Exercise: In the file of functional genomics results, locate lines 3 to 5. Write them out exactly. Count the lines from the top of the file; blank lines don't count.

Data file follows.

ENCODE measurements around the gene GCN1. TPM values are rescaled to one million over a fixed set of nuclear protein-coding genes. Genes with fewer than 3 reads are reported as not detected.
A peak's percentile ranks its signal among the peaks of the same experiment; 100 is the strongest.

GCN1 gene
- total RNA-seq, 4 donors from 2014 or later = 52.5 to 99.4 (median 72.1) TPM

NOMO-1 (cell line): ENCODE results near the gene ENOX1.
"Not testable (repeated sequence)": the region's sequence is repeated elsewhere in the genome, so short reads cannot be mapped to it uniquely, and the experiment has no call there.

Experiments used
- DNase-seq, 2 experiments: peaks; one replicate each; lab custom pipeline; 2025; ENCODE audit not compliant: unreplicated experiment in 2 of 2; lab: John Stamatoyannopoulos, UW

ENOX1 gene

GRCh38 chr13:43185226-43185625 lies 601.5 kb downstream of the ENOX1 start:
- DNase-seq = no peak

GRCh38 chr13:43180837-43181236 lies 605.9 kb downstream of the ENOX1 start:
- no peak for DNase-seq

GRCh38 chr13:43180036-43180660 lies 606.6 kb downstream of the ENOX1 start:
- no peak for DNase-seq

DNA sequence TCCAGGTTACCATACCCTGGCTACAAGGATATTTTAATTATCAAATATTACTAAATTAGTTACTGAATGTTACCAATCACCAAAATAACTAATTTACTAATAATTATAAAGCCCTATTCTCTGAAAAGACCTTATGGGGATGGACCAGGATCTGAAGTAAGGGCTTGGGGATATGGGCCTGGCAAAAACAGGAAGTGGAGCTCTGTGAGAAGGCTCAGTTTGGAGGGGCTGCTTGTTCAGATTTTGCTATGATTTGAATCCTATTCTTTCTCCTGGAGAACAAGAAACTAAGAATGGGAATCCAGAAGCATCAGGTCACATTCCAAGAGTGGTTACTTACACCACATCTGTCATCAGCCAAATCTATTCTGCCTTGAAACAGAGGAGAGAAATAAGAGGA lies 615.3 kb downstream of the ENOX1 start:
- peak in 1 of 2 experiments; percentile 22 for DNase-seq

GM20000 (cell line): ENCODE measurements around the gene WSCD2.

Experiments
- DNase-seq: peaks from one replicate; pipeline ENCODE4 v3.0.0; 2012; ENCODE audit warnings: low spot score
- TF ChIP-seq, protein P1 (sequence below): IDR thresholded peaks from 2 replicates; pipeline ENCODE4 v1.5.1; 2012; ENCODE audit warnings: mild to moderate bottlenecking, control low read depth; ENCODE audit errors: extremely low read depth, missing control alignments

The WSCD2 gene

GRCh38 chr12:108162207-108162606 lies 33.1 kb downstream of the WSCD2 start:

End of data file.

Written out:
GCN1 gene
- total RNA-seq, 4 donors from 2014 or later = 52.5 to 99.4 (median 72.1) TPM

NOMO-1 (cell line): ENCODE results near the gene ENOX1.